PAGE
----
Such chip-scale packaging also simplifies the customer's assembly requirements since all ICs have pads that align with locations on a single type of grid. The PCB contains interconnections between the PCB pads and connects certain pads to PCB connectors.
There are many ICs specifically designed for connection to a leadframes. It would be desirable to convert such existing IC designs to a chip-scale package without a major redesign of the chip and without adversely affecting the performance of the IC.
In one embodiment of the invention, any IC design can be adapted to a chip-scale design without any change to the masks that created the circuitry. Using the present invention, only the metal masks need to be changed for the conversion.
Since the die was originally designed for other than a chip-scale package, the layout of the circuitry was optimized for the original packaging. This may mean that the design avoided metal terminals over certain areas of the chip to preclude parasitic capacitances, or that semiconductor contact regions occurred along the edges of the die for alignment with the leadframe, or the layout had other characteristics optimized for the original packaging.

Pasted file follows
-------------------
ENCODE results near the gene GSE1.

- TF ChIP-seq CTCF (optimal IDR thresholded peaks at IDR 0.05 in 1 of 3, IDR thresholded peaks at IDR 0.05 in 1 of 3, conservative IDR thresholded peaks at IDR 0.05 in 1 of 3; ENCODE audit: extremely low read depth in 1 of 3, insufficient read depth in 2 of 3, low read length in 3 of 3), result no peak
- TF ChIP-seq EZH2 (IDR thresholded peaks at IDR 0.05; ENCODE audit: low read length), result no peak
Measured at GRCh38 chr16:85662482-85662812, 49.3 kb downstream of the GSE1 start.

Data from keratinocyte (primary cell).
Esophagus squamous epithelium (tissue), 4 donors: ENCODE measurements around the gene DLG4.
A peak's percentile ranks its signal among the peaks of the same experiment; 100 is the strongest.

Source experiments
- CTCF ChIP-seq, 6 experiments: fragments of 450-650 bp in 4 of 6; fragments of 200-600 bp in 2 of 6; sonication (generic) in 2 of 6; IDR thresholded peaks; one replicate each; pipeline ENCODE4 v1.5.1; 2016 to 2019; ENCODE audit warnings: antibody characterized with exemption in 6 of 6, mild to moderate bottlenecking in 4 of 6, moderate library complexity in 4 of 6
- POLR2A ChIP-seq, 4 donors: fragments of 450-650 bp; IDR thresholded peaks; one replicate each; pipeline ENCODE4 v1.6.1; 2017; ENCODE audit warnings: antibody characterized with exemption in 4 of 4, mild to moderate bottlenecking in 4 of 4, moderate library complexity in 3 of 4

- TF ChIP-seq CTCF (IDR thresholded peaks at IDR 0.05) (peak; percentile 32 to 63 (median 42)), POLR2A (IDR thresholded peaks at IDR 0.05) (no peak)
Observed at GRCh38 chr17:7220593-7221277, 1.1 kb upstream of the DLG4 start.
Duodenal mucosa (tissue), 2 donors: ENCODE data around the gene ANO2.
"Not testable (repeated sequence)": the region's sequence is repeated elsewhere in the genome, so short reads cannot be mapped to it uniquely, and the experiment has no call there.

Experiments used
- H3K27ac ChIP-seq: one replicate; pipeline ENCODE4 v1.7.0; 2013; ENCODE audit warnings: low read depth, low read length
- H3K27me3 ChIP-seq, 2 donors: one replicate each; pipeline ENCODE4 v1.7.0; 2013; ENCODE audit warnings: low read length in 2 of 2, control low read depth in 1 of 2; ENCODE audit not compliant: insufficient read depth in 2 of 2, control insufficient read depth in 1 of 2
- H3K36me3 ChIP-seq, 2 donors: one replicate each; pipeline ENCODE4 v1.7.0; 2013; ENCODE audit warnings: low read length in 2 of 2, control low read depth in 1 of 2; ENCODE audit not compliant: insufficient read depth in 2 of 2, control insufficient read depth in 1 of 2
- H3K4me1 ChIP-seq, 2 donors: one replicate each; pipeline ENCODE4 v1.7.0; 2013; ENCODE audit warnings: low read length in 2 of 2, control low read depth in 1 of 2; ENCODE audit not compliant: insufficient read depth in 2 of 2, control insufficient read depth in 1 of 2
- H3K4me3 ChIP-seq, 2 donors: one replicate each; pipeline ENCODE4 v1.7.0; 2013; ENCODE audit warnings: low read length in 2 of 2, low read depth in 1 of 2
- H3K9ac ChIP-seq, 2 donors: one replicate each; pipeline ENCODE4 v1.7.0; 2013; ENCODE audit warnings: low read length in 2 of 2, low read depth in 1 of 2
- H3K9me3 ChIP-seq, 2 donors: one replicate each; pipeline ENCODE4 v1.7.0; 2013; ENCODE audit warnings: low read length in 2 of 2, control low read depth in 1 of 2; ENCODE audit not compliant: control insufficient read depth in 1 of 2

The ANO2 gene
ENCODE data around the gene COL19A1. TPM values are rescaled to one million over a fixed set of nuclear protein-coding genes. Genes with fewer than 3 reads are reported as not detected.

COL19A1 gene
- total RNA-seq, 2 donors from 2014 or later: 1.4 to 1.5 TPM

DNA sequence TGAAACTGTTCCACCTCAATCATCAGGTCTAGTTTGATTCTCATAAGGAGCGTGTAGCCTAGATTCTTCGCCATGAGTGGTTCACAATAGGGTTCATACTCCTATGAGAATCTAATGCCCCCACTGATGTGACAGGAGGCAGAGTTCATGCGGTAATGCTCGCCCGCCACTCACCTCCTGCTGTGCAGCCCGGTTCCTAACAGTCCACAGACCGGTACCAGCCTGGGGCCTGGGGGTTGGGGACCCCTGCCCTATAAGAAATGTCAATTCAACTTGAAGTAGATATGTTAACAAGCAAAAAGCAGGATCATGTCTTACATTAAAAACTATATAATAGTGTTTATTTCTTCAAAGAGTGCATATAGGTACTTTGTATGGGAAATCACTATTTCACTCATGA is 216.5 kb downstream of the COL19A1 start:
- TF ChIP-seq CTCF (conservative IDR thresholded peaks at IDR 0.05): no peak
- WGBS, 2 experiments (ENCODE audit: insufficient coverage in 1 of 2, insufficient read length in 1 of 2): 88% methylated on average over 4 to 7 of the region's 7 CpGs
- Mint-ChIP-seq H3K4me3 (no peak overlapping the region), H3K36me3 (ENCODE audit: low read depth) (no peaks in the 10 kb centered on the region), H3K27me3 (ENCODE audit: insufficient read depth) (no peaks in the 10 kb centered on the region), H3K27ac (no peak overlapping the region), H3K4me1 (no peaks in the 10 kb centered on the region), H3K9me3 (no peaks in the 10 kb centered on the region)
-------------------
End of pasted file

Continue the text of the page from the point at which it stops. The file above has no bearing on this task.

Assuming the silicon substrate of the die is considered the “bottom” of the die, a standard grid of ball sites (a ball-site frame) that will be used by the customer's PCB is laid over (in software) a plot of the original die so it can be determined how the possible ball sites align with the die's semiconductor regions and other circuitry. The ball site frame is then effectively shifted to a location over the die that is optimal for the particular layout of the existing die circuitry. (This is equivalent to shifting the die relative to the ball site frame.) Certain grid locations are then identified in the ball-site frame that define the locations of the die's new bonding pads. The optimized location of the ball-site frame over the die is determined using either a software program or by human analysis. The number of ball sites at least partially covering the die must be at least the number of terminals required for proper operation of the die.